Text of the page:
Wednesday, November 22, 2006

Happy Thanksgiving!

The Gloria
Glory to God in the highest and peace to his people on earth. Lord God, heavenly King, almighty God and Father,we worship you, we give you thanks,we praise you for your glory.

Lord Jesus Christ, only Son of the Father,Lord God, Lamb of God,you take away the sin of the world:have mercy on us;you are seated at the right hand of the Father:receive our prayer.

For you alone are the Holy One,you alone are the Lord, you alone are the Most High,
Jesus Christ, with the Holy Spirit in the glory of God the Father. Amen.

We thank and praise you Father!

We thank and praise you Jesus!

We thank and praise you Holy Spirit!

I hope & pray that everyone has a safe and blessed Thanksgiving!

Vatican Concludes Study on Condoms

Cardinal Javier Lozano Barragan, who heads the Vatican office for health care, told a news conference on infectious diseases that the document was drafted with the help of scientists, theologians and other experts.

"We have prepared a detailed study on condoms from both the scientific and moral points of view and we have passed our study on to the Congregation for the Faith," Barragan said. "Now the dossier is being studied by that office and then it will go before the pope."

Sunday, November 19, 2006

He's coming back

I can't stress enough the importance of this lesson! DON'T WAIT! Go to frequent Confession, receive HIM in the Eucharist, give HIM an hour of your life in weekly adoration, and most importantly - THANK HIM for all HE has given you! You'll be ready then - when HE COMES AGAIN!

At the end of November and the beginning of December, the Gospel readings come from those teachings of Jesus toward the end of His life where He makes it clear that He will come back in glory and there will be a judgment.

(Just as an aside, this placement in the liturgical calendar can be a little misleading, because He actually says these things not long before the Last Supper. With their placement at the end of the liturgical year and the beginning of Advent, they take on a little different light, but they are still just as powerful.)

This is not only a part of the liturgical readings, it's also a part of the Mass itself. At every Mass, after praying the Our Father, the priest prays, "Deliver us, Lord, from every evil and grant us peace in our day. In your mercy, keep us free from sin and protect us from all anxiety as we wait in joyful hope for the coming of our Savior, Jesus Christ."

And in the Creed, we say, "He will come again in glory to judge the living and the dead, and his kingdom will have no end."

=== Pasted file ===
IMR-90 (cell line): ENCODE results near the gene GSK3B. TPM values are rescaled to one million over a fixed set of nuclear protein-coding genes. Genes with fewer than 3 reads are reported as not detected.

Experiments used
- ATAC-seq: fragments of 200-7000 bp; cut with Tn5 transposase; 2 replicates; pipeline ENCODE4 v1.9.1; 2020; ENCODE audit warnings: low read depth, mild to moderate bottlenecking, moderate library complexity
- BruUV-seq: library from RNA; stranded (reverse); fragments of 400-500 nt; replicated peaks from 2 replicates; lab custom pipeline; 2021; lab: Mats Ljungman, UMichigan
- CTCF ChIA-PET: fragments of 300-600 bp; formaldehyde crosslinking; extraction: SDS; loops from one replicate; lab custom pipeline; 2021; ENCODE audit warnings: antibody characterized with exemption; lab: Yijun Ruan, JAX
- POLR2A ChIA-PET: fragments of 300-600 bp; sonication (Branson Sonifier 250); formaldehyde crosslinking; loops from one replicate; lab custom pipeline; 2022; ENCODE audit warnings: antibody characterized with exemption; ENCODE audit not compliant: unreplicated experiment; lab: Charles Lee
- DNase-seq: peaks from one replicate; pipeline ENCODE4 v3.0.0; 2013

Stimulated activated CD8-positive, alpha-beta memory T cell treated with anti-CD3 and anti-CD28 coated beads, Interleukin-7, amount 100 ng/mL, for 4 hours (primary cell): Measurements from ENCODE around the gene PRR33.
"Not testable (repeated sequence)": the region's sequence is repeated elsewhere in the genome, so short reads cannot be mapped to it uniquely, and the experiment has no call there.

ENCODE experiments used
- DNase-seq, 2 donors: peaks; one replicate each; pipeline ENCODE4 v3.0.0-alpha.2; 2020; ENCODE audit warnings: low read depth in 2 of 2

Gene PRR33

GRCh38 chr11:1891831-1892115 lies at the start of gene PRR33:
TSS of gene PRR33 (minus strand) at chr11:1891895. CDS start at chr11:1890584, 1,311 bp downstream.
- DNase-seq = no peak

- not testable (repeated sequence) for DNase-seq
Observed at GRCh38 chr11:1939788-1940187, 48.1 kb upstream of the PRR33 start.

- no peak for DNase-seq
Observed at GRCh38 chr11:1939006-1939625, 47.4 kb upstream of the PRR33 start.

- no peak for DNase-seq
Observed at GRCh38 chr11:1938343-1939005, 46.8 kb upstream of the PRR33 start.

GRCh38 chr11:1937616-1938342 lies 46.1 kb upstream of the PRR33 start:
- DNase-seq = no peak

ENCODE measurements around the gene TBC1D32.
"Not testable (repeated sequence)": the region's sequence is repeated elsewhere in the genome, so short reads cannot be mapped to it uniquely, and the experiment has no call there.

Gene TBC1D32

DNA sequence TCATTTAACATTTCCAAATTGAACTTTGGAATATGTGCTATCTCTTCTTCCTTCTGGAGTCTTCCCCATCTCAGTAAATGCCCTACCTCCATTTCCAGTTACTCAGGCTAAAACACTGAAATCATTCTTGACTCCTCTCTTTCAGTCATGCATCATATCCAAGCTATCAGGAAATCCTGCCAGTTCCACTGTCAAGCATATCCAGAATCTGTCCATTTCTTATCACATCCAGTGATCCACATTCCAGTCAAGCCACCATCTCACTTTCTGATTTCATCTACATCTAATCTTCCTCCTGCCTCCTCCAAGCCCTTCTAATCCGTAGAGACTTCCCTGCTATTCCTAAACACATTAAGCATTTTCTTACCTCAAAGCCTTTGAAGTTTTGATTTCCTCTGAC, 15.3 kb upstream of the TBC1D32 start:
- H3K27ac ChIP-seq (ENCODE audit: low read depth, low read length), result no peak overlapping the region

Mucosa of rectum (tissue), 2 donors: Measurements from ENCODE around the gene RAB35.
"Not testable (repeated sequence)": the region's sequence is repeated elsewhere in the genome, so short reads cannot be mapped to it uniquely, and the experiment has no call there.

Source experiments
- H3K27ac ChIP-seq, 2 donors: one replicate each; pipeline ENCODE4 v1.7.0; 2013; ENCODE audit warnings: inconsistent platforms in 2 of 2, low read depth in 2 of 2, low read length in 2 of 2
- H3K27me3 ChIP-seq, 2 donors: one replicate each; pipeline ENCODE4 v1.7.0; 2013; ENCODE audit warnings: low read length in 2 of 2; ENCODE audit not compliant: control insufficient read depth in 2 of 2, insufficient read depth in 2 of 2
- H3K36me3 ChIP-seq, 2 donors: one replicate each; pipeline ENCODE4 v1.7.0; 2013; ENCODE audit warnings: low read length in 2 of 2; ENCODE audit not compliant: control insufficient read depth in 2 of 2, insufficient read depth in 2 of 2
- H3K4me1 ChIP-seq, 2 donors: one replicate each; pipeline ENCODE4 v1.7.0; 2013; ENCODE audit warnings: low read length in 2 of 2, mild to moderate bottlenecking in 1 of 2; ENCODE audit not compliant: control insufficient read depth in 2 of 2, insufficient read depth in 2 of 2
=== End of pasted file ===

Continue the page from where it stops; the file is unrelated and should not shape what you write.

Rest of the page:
So the idea that Jesus will return is not foreign to Catholic thinking. For the most part, we don't dwell on it or speculate on when He will come again, but it is part of our heritage and belief. (I say, "for the most part," because there are some Catholics who do dwell on it and scour everything they can find to divine when the Lord will return.)

Why is this? There's a story of one of the saints that has a variety of tellings, but it gives in a nutshell how the Church lives this belief. It was either St. Francis of Assisi with his brothers out weeding in the garden or St. John Bosco playing billiards with a couple of friends. Either way, the question came up of what would you do if you knew the Lord was returning within an hour. One said, "I'd go home and reconcile with my family." Another said, "I'd go to Confession," and so on. They then turned to St. Francis (or St. John Bosco) and asked, "Well, what would you do?" "I'd keep on weeding" (or playing billiards).

In other words, they knew that what they were doing at that moment was what the Lord wanted them to do, and they also knew that they had all their affairs in order. Their attitudes teach a valuable lesson - live as though the Lord is returning at every moment of your life.

Father Cantalamessa on the End of the World

Jesus says: "This generation will not pass away until all these things have taken place." Is he mistaken? No, it was the world that was known to his hearers that passed away, the Jewish world. It tragically passed away with the destruction of Jerusalem in A.D. 70. When, in 410, the Vandals sacked Rome, many great figures of the time thought that it was the end of the world. They were not all that wrong; one world did end, the one created by Rome with its empire. In this sense, those who, with the destruction of the twin towers on September 11, 2001, thought of the end of the world, were not mistaken ...

None of this diminishes the seriousness of the Christian charge but only deepens it. It would be the greatest foolishness to console oneself by saying that no one knows when the end of the world will be and forgetting that, for any of us, it could be this very night. For this reason Jesus concludes today's Gospel with the recommendation that we "be vigilant because no one knows when the exact moment will be."